Govt losing it on Harare

A buldozer loading gabbage

WHAT is happening in Harare is so sad and unfortunate that it should not be allowed to escape our scrutiny.

Harare Metropolitan Provincial Affairs and Devolution secretary Tafadzwa Muguti has told us that government, through the Harare Metropolitan province, has partnered the Environmental Management Agency (Ema) to collect waste on behalf of the Harare City Council (HCC).

Government, which says Ema must garnish HCC accounts to recover costs for the unsolicited garbage collection service, has accused council of “incompetence” in managing waste in the capital and “dragging (their) feet when it comes to the issue of environmental management”.

Government’s meddling in HCC affairs are well-documented and the last most topical incident was the Pomona waste management debacle, which resulted in government and council locking horns over a deal that was so obviously flawed that it could be seen in pitch darkness.

Meanwhile, HCC has accused government of not giving the council its devolution funds to help it deal with the garbage crisis facing the capital and has warned that government cannot ride roughshod over the national procurement regulations and the Auditor-General Act by single-handedly appointing Ema to collect waste in the city without going to tender and without the issue being discussed and a resolution passed in council chambers.

For a visitor to Zimbabwe coming from any foreign land or even Mars, it would not be very wrong or far-fetched for them to point out that a lot is amiss in what HCC and government are doing to bring some semblance of sanity in the capital city.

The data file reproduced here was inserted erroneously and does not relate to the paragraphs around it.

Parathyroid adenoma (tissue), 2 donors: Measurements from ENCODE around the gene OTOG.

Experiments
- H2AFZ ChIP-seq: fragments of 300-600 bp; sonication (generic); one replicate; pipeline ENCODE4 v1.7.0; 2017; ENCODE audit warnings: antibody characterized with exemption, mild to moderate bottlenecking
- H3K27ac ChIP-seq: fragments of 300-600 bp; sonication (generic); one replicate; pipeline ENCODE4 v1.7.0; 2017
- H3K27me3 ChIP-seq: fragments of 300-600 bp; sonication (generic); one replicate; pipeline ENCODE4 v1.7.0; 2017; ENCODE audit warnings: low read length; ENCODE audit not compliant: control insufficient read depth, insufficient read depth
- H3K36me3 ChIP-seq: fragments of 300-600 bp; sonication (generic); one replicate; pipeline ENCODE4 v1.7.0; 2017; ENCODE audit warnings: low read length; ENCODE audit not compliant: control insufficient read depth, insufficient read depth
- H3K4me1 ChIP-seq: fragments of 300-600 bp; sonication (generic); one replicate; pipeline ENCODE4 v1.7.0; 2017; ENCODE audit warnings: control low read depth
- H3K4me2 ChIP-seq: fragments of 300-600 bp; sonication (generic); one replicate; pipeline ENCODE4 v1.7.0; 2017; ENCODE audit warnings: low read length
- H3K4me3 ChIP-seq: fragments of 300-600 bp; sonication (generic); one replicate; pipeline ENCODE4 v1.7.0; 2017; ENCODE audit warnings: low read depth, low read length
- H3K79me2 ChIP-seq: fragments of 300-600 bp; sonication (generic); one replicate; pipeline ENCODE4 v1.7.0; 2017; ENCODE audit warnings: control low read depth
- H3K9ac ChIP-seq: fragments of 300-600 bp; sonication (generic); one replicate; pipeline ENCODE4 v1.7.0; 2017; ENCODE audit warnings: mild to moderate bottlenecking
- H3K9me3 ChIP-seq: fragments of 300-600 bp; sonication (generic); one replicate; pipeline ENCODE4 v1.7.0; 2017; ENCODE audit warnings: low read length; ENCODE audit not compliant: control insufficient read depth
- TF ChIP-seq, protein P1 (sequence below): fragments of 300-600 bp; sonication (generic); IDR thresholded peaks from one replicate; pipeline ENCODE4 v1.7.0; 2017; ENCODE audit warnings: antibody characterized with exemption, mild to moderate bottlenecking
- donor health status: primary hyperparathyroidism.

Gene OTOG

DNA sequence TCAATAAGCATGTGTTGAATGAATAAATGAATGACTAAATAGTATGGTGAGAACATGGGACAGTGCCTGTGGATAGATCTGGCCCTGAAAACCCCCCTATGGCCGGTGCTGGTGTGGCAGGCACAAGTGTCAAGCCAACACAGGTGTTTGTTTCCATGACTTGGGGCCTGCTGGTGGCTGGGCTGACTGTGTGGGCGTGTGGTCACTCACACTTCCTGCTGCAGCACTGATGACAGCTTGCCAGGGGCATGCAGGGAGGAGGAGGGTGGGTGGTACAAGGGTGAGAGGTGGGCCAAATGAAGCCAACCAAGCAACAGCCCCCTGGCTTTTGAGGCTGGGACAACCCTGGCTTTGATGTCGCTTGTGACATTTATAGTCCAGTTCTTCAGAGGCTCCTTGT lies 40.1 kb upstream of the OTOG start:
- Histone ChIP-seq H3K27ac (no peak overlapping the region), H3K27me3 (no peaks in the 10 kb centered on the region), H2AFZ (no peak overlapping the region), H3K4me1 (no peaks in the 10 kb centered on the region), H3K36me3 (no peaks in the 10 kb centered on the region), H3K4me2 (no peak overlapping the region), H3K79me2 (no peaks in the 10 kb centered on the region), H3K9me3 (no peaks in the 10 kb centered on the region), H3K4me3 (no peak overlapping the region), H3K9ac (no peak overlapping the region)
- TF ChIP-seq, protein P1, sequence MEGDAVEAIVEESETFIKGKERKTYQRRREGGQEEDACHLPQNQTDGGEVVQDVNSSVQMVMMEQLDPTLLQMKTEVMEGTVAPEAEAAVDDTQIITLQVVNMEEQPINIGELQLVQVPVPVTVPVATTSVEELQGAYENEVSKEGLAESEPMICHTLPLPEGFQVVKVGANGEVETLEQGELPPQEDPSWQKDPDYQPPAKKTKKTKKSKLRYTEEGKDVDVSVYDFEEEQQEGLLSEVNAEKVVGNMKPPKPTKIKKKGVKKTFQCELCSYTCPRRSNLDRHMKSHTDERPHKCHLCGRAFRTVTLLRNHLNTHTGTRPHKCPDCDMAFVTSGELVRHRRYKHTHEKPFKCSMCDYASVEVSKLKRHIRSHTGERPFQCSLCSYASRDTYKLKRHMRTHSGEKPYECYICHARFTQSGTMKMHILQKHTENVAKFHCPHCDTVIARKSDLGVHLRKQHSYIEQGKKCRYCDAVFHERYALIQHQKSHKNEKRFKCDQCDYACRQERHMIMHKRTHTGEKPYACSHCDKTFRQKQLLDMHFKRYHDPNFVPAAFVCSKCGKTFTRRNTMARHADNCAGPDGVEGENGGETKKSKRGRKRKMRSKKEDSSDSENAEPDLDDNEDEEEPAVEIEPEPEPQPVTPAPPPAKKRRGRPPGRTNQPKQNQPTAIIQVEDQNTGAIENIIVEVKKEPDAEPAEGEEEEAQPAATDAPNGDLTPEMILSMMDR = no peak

The visitor would be forgiven for pointing out that it is ridiculous for government to accuse HCC of incompetence when it has not released a single cent of the city’s devolution funds allocation.

The visitor would be left wondering why government is so interested in setting up a parallel governing structure to the HCC’s own, established under the country’s Urban Councils Act.

The visitor would be forgiven for wondering why government is not even interested in capacitating HCC to be able to provide adequate services such as refuse collection, but is so engrossed in dressing down HCC to the point of raising eyebrows of even those hardly literate in civic affairs.

One would also wonder why government, through the Metropolitan Province administrators, is prepared to ride roughshod over not only the country’s Urban Councils Act, but the supreme law of the land, the Constitution.

At the end of the day, the visitor will be forgiven for concluding that the untenable sour relations between government and HCC are invariably having a serious toll on the hapless residents of the capital city.

The unfortunate residents are now victims of an undeclared war with a murky agenda that clearly threatens the very instigator of that war, which we are afraid to say is government itself.

If truth be told, government is unwittingly shooting itself in both feet by getting involved in these odd shenanigans that are scoring zero points on its National Development Strategy 1 scorecard.

All the visitor can do is to urge government to rethink its strategy on Harare, which it seems to be forgetting that the city is the face of the country to visitors.

Related Topics